TERRORISM TORQUEMADA Theresa May has promised her opponents that she will not rush into new surveillance and data retention powers and will open the proposals for review.
Phew. A review. That should solve everything. A report on the BBC said that May revealed her softened stance in a letter to Labour MP Andy Burnham, and that a review body has already stepped up to take the reins.
The review will be led by David Anderson, an MP and the independent reviewer of terrorism legislation.
Burnham is apparently happy with the result, according to the BBC report. "A few weeks ago, I wrote to the home secretary setting out seven areas where we want to see significant movement," he said.
"Yesterday the home secretary wrote to me on two of these issues and I have to say I found her letter extremely encouraging. Her commitment to an independent review of the case for bulk powers is a major concession, the right thing to do and something which will build trust in this process."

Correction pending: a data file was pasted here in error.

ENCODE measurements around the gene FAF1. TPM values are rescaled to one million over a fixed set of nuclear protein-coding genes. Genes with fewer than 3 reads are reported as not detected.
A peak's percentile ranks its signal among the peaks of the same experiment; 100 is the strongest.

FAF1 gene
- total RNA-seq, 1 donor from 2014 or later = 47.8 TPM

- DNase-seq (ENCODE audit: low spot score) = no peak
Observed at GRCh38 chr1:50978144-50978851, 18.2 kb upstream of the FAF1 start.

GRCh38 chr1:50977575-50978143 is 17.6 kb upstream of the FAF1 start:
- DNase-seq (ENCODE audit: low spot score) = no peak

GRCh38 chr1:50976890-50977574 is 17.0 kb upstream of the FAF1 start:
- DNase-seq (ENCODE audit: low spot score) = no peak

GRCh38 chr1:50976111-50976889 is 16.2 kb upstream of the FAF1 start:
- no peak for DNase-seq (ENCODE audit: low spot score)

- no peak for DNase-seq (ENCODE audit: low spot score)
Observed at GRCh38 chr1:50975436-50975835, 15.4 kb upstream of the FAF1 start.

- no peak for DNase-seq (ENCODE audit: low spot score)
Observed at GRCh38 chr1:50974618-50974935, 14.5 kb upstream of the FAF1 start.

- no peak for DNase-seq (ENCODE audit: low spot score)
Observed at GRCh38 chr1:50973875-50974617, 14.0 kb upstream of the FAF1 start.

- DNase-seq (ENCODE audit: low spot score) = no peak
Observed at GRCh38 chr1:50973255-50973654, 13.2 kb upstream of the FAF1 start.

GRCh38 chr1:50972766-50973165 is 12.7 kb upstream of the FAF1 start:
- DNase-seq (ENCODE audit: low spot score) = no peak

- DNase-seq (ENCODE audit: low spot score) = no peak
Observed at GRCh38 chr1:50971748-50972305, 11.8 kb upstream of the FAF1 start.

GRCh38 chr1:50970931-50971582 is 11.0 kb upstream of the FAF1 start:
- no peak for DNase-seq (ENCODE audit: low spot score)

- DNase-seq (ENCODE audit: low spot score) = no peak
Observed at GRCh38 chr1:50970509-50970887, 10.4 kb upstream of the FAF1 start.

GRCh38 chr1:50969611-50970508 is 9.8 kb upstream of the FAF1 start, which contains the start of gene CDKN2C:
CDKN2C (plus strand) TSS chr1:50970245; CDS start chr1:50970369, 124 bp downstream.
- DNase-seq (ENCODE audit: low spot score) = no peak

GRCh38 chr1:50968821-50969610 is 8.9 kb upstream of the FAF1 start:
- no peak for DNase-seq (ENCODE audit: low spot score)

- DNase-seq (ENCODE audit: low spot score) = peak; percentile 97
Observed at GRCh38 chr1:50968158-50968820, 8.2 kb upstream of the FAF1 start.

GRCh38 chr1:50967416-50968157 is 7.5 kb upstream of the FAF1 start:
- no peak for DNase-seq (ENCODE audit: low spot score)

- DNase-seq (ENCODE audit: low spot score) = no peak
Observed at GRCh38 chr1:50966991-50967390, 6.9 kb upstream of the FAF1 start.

We expect privacy groups to heave a partial sigh of relief here, and we know that at least one secure encryption provider has welcomed the home secretary's intervention. In a way.
"It's not surprising that a review has now been commissioned to examine the operational case for powers which allow for the bulk collection of data," said Jacob Ginsberg, senior director at Echoworx.
"The speed at which this bill was rushed through Parliament highlights key concerns about the level of research and lack of commitment to consumer privacy.
"There are very real costs, tangible and intangible, to the UK if this bill is not implemented properly from the get go. Having the power to sweep up someone's browsing history without a warrant is just wrong." µ
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